Masaryk University set the priorities for the following five years this October in the form of a strategic plan. What are the goals for education?
The coming years are to be focused on decreasing and stabilising the number of students. This trend should go together with increasing the proportion of graduate students, primarily by admitting students from other universities. 'We also aim to improve the faculty-student ratio, as this is a key quality measurement', says MU Rector Mikuláš Bek.
A more simple offer and interdisciplinarity
The structure of offered programmes will also change. The findings of various student surveys showed that the current range of programmes, especially on the bachelor's level, is confusing and not easily understood by potential students.
'After years of implementing the Bologna Process and uncontrolled development, a complete review is necessary. For example, many narrowly focused programmes should be transformed into specialisations that students choose during their studies', says Bek.
At the same time, duplications among programmes should be reduced and some of them should open to admission less frequently. The goal is to maintain a higher level of selectivity.
According to expert predictions, interdisciplinarity is the next big thing. Authors of the strategic plan therefore see a great potential in a new design of double-subject programmes. There will be more optional interdisciplinary courses on offer and more common core courses in all bachelor's programmes.
'All these innovations can be a great way for students to develop their knowledge not only within their narrow specialisation, but also in other areas that any educated person should be knowledgeable about', says Ondřej Vymazal, the Chair of the Students' Chamber of the MU Academic Senate. Short-term professional programmes offering a chance to obtain missing qualifications are also part of the plan.
Dropout rates and quality evaluation
One of the issues hotly debated both in Czech Republic and at prestigious European and US universities is the rising dropout rate. 'We have been busy looking into the causes for the past several years. In the next five-year period, our findings should be translated into the admission process set-up – besides testing general learning potential, it will now also focus on knowledge of the chosen discipline as well as on motivation,' describes Šárka Hrabinová, Head of the Strategy Office.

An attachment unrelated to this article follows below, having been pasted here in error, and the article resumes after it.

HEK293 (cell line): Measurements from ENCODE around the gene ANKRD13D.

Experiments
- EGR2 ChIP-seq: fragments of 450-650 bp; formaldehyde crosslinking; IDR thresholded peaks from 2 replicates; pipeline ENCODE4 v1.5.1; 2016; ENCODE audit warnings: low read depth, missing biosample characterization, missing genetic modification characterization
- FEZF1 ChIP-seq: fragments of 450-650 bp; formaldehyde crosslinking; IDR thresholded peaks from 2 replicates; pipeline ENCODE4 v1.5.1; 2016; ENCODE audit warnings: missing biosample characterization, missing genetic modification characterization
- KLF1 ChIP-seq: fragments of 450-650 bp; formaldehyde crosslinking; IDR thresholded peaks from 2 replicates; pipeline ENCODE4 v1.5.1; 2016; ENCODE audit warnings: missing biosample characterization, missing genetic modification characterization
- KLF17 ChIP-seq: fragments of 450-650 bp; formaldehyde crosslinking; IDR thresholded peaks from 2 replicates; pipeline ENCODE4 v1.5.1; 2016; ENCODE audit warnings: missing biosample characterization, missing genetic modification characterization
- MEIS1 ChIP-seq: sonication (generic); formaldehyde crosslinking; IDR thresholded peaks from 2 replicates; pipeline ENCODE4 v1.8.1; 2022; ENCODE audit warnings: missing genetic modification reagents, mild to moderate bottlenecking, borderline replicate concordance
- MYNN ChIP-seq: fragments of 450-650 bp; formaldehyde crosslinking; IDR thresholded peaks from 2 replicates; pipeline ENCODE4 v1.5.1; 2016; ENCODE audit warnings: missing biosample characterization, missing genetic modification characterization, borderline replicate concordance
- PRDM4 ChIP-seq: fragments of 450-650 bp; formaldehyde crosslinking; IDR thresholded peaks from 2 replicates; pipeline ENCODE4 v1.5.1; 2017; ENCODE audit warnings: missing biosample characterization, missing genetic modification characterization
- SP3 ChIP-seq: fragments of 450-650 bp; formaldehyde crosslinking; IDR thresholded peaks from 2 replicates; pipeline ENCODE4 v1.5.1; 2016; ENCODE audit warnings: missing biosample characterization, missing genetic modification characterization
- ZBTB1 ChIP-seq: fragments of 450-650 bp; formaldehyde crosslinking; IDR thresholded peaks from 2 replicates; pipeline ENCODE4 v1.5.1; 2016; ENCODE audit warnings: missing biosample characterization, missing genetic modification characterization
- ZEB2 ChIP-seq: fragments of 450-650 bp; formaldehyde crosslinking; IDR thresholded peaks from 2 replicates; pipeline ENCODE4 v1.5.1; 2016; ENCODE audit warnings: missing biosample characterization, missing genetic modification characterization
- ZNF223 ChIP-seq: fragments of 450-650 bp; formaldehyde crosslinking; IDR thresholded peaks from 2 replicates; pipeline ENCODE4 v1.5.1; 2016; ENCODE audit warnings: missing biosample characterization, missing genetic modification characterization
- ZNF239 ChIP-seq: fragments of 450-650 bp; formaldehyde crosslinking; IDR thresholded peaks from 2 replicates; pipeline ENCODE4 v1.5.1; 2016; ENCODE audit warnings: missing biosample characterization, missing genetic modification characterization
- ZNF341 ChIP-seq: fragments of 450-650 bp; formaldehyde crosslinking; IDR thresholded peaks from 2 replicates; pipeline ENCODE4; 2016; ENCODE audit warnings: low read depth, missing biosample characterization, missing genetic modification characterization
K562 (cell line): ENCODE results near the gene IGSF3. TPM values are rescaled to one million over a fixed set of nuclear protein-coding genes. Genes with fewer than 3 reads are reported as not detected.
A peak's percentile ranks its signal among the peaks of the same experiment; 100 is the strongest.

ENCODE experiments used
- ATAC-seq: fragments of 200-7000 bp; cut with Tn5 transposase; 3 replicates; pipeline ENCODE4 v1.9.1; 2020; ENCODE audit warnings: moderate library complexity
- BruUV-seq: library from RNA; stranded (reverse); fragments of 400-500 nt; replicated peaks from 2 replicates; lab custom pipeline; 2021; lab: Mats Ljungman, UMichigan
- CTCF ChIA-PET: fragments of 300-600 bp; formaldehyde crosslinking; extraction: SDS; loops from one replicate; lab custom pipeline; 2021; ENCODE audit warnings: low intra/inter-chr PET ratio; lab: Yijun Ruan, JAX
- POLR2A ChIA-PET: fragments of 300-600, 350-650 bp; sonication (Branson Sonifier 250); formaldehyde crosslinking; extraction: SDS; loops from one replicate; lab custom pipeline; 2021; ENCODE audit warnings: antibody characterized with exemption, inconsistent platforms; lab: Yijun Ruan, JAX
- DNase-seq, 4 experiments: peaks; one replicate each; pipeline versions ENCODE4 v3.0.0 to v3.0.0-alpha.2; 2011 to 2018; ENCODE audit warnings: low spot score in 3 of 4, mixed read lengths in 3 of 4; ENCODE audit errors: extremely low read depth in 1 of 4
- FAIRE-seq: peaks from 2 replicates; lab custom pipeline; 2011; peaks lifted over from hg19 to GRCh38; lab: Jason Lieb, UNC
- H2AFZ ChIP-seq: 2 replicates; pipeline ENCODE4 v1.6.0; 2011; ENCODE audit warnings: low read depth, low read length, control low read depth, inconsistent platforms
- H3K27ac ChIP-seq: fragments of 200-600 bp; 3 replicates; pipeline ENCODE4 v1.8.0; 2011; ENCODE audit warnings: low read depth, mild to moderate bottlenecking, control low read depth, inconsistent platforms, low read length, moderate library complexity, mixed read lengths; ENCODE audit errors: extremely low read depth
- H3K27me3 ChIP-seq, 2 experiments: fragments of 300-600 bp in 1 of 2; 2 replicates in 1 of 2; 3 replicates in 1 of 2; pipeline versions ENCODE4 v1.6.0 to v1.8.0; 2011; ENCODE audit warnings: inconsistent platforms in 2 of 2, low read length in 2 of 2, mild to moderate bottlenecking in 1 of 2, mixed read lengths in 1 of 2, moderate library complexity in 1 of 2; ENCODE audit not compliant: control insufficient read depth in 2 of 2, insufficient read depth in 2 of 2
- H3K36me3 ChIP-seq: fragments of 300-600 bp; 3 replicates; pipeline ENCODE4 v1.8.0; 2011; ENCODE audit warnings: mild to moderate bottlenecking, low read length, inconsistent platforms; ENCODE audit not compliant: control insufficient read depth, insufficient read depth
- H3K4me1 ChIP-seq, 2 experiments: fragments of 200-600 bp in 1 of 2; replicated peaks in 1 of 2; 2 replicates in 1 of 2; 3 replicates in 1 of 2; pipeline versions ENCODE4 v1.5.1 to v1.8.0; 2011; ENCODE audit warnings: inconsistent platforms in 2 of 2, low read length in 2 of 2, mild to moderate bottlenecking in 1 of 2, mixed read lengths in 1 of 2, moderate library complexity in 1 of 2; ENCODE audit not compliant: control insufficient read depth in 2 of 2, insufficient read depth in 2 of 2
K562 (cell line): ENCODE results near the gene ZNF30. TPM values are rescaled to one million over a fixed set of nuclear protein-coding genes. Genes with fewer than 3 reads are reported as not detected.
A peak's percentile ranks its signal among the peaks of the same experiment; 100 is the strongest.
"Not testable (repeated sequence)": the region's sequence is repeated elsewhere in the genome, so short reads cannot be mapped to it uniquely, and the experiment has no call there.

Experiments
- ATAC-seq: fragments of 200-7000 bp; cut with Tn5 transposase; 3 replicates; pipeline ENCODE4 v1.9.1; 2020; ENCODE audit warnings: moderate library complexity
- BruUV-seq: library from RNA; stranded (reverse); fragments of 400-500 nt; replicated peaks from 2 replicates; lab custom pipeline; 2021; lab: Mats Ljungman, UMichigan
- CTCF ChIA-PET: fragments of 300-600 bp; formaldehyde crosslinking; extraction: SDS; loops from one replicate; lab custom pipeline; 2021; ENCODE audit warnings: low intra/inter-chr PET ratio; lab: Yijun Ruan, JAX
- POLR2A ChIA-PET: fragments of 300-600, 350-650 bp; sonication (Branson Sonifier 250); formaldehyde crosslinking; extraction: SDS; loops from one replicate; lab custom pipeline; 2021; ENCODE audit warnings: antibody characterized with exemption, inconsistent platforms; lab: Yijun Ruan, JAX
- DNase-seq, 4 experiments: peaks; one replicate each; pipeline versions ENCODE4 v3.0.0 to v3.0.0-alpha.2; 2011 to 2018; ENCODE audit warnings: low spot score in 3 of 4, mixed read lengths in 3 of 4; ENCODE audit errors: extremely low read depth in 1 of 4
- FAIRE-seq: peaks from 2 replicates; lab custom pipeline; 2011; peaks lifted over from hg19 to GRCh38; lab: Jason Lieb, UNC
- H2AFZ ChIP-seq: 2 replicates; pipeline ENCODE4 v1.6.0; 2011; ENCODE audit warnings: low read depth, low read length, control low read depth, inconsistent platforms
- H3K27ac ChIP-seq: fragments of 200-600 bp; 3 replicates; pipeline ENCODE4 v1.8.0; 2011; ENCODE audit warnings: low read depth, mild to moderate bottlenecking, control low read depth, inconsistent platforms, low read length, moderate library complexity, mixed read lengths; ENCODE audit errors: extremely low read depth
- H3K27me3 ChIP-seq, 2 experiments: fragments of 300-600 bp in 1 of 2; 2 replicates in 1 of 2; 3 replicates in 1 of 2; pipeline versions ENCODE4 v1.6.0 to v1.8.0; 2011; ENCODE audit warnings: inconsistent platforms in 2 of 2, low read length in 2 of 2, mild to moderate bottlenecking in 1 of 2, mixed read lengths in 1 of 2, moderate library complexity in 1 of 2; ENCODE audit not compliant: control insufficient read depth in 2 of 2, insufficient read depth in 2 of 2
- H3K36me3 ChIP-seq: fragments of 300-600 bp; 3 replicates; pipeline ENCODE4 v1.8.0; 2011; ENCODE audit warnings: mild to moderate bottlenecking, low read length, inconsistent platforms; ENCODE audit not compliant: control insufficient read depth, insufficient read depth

Counselling offered to applicants is also going to be expanded, with the aim of helping them make a sound decision about their field of study before enrolling rather then during the first years of their studies.
One of the main challenges described in the MU Strategic Plan is the completion of an internal system that would ensure and evaluate the quality of education.
'Masaryk University has been working on it for a number of years and our goal is to obtain institutional accreditation in the future. Due to changes in legislation, it will shortly be necessary to set new processes of internal approval of study programmes, including internal study programme quality standards', says Soňa Nantlová, Head of the Quality Centre.
In this context, student senator Ondřej Vymazal welcomes the planned launch of programme boards with student participation. 'Students will be able to evaluate the structure of the whole programme. We have been increasingly vocal about the need for something like this', he adds.
Even though Masaryk University is ahead of other Czech universities with its level of internationalisation, it is still behind renowned universities in Western Europe and the US. 'We have been successful in organising student mobility within European programmes and we also have a number of bilateral agreements. However, it is also one of our priorities to work on creating an international environment within the university, which includes employing a higher proportion of international faculty members. We also want to expand our offer of programmes in foreign languages and increase the number of self-paying students', explains Ivan Malý, Vice-Rector for External Relations.
Another issue related to internationalisation are language competences of Czech students. It is increasingly important that future graduates improve their language skills in more than one foreign language. 'Foreign languages should be used more often within study programmes offered in Czech – both as a part of self-study materials and at lectures and seminars', adds Rector Mikuláš Bek.
Focus on the development of e-learning systems and tools, use of simulation equipment and strengthening modern teaching methods aimed at active student participation will also remain among education priorities.